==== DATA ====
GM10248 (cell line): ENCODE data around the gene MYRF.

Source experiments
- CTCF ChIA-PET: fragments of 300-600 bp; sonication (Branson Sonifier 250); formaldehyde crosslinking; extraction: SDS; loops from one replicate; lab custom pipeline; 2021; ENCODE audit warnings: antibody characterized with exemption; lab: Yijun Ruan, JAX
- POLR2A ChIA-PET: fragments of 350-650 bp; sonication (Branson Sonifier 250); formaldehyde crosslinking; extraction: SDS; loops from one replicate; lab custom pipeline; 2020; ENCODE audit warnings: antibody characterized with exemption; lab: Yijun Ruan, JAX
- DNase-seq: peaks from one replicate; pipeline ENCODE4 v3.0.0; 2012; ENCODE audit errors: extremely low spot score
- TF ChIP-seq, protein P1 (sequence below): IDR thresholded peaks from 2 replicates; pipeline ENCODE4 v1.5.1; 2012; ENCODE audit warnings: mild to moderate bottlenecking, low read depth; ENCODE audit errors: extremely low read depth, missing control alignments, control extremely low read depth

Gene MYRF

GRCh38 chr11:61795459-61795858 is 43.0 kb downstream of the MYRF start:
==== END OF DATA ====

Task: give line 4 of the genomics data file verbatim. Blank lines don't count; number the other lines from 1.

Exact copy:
- POLR2A ChIA-PET: fragments of 350-650 bp; sonication (Branson Sonifier 250); formaldehyde crosslinking; extraction: SDS; loops from one replicate; lab custom pipeline; 2020; ENCODE audit warnings: antibody characterized with exemption; lab: Yijun Ruan, JAX